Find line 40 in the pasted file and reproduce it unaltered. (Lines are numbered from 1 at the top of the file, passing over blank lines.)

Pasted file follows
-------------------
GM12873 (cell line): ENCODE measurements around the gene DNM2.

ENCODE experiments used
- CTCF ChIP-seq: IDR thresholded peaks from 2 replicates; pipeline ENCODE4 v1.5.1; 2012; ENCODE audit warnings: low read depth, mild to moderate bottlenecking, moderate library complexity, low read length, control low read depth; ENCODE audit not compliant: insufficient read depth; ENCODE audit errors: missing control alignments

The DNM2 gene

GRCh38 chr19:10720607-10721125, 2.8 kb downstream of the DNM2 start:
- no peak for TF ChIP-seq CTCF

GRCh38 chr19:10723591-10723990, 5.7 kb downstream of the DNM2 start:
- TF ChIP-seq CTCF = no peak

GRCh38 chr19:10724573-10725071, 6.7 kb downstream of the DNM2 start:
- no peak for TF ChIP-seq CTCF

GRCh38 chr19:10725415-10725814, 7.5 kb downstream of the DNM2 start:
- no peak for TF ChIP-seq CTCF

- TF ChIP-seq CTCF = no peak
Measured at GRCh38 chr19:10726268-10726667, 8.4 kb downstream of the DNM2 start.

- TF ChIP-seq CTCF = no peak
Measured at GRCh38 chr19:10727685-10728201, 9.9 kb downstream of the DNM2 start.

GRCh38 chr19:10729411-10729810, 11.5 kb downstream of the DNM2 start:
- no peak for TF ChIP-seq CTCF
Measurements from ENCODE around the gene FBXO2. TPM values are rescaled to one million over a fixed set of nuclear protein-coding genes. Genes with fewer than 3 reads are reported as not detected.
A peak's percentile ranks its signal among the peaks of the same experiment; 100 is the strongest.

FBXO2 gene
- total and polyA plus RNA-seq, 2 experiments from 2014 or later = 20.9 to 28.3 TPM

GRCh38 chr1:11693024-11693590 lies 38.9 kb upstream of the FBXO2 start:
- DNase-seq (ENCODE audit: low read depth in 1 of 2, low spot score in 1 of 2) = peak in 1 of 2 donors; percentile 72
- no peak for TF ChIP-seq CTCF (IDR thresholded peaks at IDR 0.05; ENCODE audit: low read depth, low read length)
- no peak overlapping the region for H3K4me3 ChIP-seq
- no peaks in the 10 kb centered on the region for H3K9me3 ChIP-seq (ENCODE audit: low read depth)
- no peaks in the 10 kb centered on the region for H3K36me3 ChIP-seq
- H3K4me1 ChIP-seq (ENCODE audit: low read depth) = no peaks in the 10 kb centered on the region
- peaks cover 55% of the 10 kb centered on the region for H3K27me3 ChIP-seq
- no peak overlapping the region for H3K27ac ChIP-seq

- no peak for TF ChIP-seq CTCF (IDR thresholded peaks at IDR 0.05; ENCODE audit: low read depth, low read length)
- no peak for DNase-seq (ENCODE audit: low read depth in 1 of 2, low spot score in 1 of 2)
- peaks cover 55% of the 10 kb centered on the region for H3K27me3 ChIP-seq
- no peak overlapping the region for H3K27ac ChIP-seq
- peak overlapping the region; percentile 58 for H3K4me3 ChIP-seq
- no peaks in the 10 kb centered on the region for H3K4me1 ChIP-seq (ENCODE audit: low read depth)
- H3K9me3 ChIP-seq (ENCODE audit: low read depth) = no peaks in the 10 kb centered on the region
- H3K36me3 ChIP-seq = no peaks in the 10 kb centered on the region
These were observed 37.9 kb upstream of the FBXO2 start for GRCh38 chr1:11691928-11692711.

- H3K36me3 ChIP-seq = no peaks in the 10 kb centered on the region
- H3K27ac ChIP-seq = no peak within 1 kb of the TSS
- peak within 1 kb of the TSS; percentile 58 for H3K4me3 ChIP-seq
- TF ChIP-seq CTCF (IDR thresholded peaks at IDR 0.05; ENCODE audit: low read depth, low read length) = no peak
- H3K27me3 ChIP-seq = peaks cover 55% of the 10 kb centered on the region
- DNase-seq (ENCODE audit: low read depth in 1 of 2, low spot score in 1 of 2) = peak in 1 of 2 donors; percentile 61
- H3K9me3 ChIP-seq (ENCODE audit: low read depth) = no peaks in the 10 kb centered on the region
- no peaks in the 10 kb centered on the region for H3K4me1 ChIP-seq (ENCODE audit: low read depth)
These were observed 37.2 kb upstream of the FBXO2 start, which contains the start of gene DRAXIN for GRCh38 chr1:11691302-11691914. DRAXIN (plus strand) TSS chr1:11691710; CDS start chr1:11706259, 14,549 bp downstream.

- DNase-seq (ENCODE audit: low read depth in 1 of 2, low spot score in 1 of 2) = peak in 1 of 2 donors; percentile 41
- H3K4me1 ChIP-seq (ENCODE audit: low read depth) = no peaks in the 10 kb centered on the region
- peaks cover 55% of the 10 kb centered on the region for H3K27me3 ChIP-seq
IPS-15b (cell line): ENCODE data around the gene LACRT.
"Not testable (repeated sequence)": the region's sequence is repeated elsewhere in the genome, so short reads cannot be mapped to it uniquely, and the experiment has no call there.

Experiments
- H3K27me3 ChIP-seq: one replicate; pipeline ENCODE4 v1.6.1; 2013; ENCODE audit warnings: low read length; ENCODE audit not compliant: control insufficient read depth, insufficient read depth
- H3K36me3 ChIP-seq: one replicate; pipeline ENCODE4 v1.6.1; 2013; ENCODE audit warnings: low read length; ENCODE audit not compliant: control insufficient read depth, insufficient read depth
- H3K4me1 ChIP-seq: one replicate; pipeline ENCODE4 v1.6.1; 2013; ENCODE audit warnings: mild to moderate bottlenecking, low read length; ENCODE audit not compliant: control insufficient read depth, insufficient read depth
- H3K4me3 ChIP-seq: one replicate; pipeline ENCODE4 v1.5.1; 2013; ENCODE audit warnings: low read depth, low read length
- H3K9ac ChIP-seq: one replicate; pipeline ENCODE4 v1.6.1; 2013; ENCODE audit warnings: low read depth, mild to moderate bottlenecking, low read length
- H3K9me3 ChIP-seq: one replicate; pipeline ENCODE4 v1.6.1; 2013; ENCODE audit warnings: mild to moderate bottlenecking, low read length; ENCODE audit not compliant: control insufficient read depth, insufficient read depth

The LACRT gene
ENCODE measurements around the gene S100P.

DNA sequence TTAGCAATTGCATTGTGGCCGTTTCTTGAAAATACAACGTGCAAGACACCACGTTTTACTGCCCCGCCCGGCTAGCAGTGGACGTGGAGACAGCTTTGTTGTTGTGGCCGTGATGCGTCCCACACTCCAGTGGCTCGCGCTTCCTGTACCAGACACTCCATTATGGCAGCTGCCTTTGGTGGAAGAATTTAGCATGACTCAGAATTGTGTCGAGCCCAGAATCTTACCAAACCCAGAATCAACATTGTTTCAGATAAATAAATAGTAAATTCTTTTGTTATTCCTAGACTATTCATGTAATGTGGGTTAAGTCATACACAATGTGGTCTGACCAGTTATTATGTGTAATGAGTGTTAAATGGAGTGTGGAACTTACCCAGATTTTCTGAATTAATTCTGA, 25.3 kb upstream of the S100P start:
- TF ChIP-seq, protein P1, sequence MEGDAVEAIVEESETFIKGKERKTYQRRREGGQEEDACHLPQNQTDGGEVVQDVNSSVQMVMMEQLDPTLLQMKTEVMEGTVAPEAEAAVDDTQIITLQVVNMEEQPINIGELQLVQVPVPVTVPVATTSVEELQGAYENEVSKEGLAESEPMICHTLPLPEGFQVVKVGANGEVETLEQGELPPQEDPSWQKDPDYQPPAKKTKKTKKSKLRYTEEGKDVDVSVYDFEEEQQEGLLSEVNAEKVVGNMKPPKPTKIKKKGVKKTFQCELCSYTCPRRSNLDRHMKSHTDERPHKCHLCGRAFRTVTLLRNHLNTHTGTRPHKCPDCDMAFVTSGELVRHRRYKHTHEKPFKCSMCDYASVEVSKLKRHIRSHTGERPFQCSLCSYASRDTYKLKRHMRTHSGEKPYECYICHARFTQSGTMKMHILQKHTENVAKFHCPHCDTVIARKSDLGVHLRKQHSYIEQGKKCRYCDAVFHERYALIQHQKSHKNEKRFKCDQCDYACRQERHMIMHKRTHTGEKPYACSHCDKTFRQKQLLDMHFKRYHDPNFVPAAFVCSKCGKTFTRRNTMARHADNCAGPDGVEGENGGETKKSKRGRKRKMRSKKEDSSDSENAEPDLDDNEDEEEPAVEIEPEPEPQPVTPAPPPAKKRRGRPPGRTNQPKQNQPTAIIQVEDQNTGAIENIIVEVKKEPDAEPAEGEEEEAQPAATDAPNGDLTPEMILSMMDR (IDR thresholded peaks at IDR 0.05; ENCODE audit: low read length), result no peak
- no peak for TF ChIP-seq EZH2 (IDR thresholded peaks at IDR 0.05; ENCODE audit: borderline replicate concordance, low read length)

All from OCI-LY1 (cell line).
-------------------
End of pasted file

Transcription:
These were observed 37.9 kb upstream of the FBXO2 start for GRCh38 chr1:11691928-11692711.